When I was six years old, my grandmother took me to see Neil Diamond in the 1980 remake of The Jazz Singer. Falling about midway between my bris and my bar mitzvah, chronologically; while certainly less important from a religious perspective, that outing was (to that point) the most culturally relevant Jewish happening I’d experienced.
It’s easy, now, to categorize Neil Diamond as an iconic performer for whom the label “legend” is accurate without being hyperbolic. But forty years ago, making it big involved more than a well-hyped hit backed by a catchy video and a good marketing team.
By 1980, Diamond had already been a bona fide star for the better part of two decades, having written and released a number of songs that would stand the test of time (and make him a favorite of music supervisors in film and television), including “Solitary Man” [covered by Johnny Cash (whose version won the 2001 GRAMMY Award for Best Male Country Vocal Performance) and Chris Isaak], “Cherry, Cherry,” “Girl, You’ll Be a Woman Soon” [Urge Overkill’s cover of which appeared on the Pulp Fiction soundtrack, in 1994] “Thank the Lord for the Night Time,” Red, Red Wine” [a hit for UB40 in 1983], “Brother Love’s Traveling Salvation Show” [my favorite Neil Diamond song, it was covered by Peggy Lee, Dolly Parton, and Sonny & Cher, and appeared in Once Upon a Time in Hollywood, in 2019], “Sweet Caroline” [to which we’ll return, shortly], and “Holly Holy” (1960s); as well as “Cracklin’ Rosie” [Diamond’s first song to top the Billboard Hot 100 chart], “I Am… I Said” [which garnered Diamond his first GRAMMY nomination], “I’m a Believer” [recorded by The Monkees, it ranks on Billboard’s All Time Top 100; covers by Smash Mouth and Weezer respectively appeared in Shrek (2001) and Shrek Forever After (2010); while a German cover by Jack White, “Mit All Deiner Liebe” appeared in the trailer for Jojo Rabbit (2019)], “Song Sung Blue” [nominated for two GRAMMYs in 1973 (Record of the Year and Song of the Year), and covered by Andy Williams, Sacha Distel, Bobby Darin, and Frank Sinatra], “Play Me” [covered by Jose Feliciano, U2, and Josh Groban], “You Don’t Bring Me Flowers” [original penned as the theme to the short-lived Norman Lear sitcom All That Glitters, then released by Diamond, it was covered by Barbra Streisand, after which DJs began splicing the two versions, leading the label to record the epic duet], “Forever in Blue Jeans” [hilariously covered by Will Farrell in an SNL commercial for The Gap], and “September Morn” (1970s). And those were just the really big hits!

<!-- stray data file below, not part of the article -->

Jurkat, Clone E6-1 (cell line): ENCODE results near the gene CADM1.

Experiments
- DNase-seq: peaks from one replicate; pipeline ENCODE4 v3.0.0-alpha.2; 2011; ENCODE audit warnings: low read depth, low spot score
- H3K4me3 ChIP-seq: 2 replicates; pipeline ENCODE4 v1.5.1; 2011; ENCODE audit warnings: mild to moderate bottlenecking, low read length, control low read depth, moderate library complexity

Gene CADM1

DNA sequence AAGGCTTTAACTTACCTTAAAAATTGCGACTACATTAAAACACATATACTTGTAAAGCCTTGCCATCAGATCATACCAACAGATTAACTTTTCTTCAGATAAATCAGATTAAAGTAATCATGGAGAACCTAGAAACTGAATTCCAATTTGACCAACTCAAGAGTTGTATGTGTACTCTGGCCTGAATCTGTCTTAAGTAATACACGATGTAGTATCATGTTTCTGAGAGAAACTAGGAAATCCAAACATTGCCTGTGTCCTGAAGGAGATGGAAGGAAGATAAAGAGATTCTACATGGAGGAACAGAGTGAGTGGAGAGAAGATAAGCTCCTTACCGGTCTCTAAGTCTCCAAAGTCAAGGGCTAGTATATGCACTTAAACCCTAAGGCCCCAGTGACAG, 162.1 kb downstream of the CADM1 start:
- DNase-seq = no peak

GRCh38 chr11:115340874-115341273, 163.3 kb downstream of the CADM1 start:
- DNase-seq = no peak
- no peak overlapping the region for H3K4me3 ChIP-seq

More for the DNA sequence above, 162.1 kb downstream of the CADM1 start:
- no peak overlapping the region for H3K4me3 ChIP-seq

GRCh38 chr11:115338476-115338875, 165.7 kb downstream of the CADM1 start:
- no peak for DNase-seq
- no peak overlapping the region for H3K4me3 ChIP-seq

And then, with the new decade, came The Jazz Singer. Was it a great movie? It wasn’t bad.* But it did have an incredible soundtrack—including three more Diamond gems that hit the Billboard Top 10, “America” [#1, Adult Contemporary] “Love on the Rocks” [#2, Hot 100], and “Hello, Again” [#6, Hot 100]—that was certified 5x Platinum by the Recording Industry Association of America.
Fast forward a couple of decades, and I’m living in Las Vegas, where—clad, no doubt, in an open-to-the-waist bedazzled blouson and tight pants—Neil Diamond performed each year over the New Years Weekend in the MGM Grand Garden Arena. As a sign of just how woven into the cultural vernacular Diamond and his oeuvre had become, The Big Bang Theory had an episode [S7, Ep3 - "The Scavenger Vortex" ] where Amy (Mayim Bialik) and Howard (Simon Helberg) sing along to “Sweet Caroline,” “America,” “Love on the Rocks,” and do an energized karaoke performance of “Cherry, Cherry” (see video, below).
Meanwhile, as many locals are wont to do, I took it for granted that he’d always be there (much like many of us did with acts ranging from Kristine W at the Las Vegas Hilton to Celine Dion at Caesars Palace). And then, a couple of years ago (upon being diagnosed with Parkinson’s Disease), he wasn’t.
Come back for Part 2, in which you can read all about Diamond’s incredible one-night-only performance at Keep Memory Alive’s recent Power of Love® gala, including video of the performance. TTFN!
Keep Memory Alive’s 24th annual Power of Love® gala
MGM Grand Garden Arena
Saturday, March 07
Click HERE for info
Get into it!
[Editor’s Note: Only two artists have been nominated for both a Golden Globe Award (from the Hollywood Foreign Press Association) and a Razzie Award (from the Golden Raspberry Award Foundation) for the same role; Neil Diamond, in 1980 for The Jazz Singer (nominated for Best Actor – Musical or Comedy, and Worst Actor, respectively; he won the latter), and Pia Zadora, in 1982 (nominated respectively for Best Female Newcomer and both Worst Actress and Worst New Star; she won all three). Zadora would also go on to win the Razzie Award for Worst Actress, the following year (for The Lonely Lady), as well. She would eventually win the Razzie Award for Worst Star of the Decade, and while nominated for Worst Star of the Century, would eventually lose out to Madonna.]